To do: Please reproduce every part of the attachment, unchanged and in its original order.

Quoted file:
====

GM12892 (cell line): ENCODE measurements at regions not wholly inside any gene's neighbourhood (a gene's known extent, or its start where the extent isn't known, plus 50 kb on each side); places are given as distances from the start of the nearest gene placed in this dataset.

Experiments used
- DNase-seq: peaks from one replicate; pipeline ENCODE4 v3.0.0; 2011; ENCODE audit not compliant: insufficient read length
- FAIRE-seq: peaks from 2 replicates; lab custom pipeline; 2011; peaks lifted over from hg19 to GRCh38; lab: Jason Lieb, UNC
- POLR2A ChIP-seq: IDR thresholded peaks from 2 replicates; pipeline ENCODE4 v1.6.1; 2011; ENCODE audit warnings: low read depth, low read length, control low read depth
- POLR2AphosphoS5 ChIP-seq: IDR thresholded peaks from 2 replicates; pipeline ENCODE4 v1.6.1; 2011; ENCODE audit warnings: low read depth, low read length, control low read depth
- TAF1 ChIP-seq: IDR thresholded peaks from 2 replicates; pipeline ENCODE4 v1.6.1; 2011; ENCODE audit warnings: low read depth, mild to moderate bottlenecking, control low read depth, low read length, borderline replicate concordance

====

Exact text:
GM12892 (cell line): ENCODE measurements at regions not wholly inside any gene's neighbourhood (a gene's known extent, or its start where the extent isn't known, plus 50 kb on each side); places are given as distances from the start of the nearest gene placed in this dataset.

Experiments used
- DNase-seq: peaks from one replicate; pipeline ENCODE4 v3.0.0; 2011; ENCODE audit not compliant: insufficient read length
- FAIRE-seq: peaks from 2 replicates; lab custom pipeline; 2011; peaks lifted over from hg19 to GRCh38; lab: Jason Lieb, UNC
- POLR2A ChIP-seq: IDR thresholded peaks from 2 replicates; pipeline ENCODE4 v1.6.1; 2011; ENCODE audit warnings: low read depth, low read length, control low read depth
- POLR2AphosphoS5 ChIP-seq: IDR thresholded peaks from 2 replicates; pipeline ENCODE4 v1.6.1; 2011; ENCODE audit warnings: low read depth, low read length, control low read depth
- TAF1 ChIP-seq: IDR thresholded peaks from 2 replicates; pipeline ENCODE4 v1.6.1; 2011; ENCODE audit warnings: low read depth, mild to moderate bottlenecking, control low read depth, low read length, borderline replicate concordance